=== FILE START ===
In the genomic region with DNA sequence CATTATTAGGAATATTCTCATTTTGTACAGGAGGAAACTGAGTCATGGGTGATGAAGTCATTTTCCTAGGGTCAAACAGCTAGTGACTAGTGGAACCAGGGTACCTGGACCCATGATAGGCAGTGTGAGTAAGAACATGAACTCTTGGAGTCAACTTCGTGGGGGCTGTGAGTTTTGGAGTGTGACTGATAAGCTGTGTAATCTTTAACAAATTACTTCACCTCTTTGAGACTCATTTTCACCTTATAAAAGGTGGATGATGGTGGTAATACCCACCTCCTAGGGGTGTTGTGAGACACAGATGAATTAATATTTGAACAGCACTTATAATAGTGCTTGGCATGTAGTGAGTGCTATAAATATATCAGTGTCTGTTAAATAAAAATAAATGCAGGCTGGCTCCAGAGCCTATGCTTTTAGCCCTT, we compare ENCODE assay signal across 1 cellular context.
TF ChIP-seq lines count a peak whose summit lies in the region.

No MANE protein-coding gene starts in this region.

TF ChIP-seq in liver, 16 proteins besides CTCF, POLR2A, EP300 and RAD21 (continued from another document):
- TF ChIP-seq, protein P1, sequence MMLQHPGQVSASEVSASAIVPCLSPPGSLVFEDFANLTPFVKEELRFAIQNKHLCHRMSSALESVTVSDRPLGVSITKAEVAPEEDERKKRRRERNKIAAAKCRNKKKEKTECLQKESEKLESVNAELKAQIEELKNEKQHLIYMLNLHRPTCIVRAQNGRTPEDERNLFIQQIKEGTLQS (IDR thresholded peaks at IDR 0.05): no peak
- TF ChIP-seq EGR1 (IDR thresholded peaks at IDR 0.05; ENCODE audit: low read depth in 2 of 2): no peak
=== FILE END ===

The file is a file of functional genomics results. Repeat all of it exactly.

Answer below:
In the genomic region with DNA sequence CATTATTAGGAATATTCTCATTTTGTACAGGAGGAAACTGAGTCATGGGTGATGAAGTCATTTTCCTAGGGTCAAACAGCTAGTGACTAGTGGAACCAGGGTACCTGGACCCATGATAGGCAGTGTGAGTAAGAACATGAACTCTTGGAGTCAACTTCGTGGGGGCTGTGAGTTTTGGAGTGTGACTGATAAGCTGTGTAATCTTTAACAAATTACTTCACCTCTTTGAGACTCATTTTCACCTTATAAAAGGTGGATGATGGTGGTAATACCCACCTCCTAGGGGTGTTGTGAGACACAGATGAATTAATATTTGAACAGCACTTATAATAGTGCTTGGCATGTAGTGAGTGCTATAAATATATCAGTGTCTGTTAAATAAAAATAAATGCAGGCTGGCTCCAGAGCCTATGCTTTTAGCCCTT, we compare ENCODE assay signal across 1 cellular context.
TF ChIP-seq lines count a peak whose summit lies in the region.

No MANE protein-coding gene starts in this region.

TF ChIP-seq in liver, 16 proteins besides CTCF, POLR2A, EP300 and RAD21 (continued from another document):
- TF ChIP-seq, protein P1, sequence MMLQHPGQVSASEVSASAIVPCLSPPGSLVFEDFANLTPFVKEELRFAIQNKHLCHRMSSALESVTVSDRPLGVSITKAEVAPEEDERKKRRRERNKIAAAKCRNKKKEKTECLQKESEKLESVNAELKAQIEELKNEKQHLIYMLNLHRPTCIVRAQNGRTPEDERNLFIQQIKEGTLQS (IDR thresholded peaks at IDR 0.05): no peak
- TF ChIP-seq EGR1 (IDR thresholded peaks at IDR 0.05; ENCODE audit: low read depth in 2 of 2): no peak